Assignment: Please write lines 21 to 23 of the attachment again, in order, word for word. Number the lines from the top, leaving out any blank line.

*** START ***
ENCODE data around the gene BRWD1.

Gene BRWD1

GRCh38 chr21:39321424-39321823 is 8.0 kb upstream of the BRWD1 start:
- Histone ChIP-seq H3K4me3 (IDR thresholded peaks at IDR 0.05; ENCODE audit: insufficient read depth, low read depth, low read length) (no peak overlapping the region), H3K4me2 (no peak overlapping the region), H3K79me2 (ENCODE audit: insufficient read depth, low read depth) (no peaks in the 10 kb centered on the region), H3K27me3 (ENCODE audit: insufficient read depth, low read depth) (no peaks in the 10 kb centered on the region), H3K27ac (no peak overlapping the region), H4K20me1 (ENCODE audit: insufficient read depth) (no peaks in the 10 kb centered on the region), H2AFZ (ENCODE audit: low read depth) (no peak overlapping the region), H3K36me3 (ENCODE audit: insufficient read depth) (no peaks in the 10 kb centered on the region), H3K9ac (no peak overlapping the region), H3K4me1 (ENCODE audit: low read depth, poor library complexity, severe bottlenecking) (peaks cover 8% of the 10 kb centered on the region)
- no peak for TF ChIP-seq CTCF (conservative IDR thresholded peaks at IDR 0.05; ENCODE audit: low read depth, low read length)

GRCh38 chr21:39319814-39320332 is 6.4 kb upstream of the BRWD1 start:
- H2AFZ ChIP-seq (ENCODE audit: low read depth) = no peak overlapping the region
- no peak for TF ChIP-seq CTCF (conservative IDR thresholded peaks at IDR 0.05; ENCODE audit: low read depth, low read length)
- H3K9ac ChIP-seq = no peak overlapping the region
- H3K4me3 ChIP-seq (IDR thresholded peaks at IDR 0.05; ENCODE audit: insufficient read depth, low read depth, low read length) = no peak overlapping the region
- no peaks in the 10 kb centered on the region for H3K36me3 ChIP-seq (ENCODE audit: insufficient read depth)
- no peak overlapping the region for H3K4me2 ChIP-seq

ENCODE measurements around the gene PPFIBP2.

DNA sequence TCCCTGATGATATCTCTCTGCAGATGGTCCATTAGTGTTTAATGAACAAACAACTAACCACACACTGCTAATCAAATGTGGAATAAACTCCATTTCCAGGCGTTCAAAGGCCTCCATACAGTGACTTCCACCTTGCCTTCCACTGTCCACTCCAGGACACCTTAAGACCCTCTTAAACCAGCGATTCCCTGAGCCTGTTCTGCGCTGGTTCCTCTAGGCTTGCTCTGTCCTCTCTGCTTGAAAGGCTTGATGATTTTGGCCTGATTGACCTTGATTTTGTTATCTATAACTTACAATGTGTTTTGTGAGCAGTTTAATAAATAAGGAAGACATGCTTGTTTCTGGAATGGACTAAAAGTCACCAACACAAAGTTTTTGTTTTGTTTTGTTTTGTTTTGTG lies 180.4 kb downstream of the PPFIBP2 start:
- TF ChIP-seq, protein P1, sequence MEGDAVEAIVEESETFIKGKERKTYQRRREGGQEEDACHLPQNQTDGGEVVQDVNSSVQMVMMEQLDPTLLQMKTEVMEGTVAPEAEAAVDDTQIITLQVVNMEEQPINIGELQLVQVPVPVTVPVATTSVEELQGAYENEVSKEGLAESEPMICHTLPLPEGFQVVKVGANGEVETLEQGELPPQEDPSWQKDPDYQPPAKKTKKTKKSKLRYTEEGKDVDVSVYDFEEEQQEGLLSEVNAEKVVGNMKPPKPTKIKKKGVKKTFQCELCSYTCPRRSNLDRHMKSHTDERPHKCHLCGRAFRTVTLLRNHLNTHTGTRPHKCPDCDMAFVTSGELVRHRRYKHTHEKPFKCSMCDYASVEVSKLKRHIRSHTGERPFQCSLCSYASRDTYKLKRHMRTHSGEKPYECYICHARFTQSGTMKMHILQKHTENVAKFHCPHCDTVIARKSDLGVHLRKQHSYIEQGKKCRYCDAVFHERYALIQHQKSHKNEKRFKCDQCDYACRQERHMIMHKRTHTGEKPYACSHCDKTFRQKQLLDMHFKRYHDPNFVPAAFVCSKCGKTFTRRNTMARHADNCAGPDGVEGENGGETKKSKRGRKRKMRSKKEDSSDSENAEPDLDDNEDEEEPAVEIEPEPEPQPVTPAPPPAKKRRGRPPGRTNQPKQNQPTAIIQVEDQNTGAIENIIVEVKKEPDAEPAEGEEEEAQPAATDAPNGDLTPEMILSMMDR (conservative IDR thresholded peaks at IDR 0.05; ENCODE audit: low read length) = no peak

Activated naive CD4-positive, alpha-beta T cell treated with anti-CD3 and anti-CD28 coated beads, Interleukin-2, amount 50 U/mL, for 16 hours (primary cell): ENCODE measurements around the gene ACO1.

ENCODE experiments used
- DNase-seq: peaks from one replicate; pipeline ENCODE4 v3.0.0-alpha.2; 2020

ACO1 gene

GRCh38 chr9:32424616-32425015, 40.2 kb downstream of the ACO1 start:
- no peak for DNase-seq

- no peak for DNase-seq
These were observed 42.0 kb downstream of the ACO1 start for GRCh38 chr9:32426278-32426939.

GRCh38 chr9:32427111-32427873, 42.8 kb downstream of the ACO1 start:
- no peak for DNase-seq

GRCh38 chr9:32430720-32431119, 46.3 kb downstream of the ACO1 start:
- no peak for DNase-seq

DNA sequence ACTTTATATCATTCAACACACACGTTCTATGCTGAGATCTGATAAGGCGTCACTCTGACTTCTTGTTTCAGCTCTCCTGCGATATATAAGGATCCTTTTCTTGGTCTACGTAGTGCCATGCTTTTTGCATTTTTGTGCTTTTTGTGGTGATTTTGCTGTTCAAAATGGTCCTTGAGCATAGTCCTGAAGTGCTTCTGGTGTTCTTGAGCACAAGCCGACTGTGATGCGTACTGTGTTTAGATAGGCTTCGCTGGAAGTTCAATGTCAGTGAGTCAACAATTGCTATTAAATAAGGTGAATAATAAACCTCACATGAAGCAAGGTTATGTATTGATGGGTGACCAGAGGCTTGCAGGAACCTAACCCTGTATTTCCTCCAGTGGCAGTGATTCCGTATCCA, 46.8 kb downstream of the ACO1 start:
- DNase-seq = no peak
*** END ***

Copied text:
- no peak for DNase-seq

- no peak for DNase-seq
These were observed 42.0 kb downstream of the ACO1 start for GRCh38 chr9:32426278-32426939.